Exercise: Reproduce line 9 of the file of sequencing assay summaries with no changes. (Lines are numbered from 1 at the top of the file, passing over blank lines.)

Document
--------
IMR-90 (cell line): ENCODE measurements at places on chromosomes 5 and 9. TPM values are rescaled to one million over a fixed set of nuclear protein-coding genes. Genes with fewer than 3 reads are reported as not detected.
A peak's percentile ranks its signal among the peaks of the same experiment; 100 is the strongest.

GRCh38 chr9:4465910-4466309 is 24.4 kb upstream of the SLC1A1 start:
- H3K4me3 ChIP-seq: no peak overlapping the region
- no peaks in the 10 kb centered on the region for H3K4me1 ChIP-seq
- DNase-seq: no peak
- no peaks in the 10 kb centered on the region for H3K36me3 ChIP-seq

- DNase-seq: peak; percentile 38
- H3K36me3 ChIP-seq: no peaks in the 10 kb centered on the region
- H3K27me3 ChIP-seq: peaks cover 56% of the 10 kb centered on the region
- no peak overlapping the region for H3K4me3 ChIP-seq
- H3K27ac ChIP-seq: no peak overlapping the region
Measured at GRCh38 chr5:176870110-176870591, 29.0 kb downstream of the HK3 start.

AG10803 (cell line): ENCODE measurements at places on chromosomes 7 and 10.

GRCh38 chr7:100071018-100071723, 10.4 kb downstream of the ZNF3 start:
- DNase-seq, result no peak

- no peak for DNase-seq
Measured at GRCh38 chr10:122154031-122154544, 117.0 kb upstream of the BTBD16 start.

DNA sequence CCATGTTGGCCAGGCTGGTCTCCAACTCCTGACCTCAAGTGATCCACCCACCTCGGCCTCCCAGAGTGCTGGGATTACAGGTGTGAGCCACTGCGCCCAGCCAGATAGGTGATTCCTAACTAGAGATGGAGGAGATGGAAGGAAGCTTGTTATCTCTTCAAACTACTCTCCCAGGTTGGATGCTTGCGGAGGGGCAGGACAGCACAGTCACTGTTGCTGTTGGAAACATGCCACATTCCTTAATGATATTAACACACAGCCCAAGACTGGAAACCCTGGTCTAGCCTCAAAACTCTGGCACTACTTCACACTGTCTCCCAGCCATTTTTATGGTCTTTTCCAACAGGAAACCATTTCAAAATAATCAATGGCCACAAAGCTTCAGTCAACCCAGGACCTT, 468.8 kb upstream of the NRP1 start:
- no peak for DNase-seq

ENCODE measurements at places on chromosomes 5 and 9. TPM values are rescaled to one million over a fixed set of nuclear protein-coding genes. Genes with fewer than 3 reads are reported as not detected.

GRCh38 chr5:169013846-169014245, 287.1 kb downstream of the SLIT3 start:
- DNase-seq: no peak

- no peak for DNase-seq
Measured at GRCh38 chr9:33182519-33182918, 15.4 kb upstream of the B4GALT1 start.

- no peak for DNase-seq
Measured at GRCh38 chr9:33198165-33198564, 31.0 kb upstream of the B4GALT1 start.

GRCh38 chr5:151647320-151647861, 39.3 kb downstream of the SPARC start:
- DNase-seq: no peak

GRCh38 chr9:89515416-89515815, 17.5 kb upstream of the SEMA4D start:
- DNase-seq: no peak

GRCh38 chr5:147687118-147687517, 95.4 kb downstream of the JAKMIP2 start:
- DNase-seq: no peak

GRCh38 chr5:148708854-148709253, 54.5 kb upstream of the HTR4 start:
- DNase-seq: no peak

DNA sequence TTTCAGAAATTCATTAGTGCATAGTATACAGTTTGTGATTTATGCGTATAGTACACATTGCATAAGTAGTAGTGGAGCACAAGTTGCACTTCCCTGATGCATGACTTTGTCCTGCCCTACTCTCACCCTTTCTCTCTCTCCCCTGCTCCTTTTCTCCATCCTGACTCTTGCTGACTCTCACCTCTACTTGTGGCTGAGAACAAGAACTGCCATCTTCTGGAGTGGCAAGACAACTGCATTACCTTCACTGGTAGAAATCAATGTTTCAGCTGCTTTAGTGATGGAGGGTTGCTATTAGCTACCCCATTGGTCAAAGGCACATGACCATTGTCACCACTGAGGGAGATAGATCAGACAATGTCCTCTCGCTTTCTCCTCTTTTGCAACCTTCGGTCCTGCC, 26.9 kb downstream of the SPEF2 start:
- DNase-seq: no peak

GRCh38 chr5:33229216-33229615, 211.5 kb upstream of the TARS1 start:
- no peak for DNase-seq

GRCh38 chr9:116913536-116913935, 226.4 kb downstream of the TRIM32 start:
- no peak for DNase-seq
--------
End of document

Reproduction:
- H3K36me3 ChIP-seq: no peaks in the 10 kb centered on the region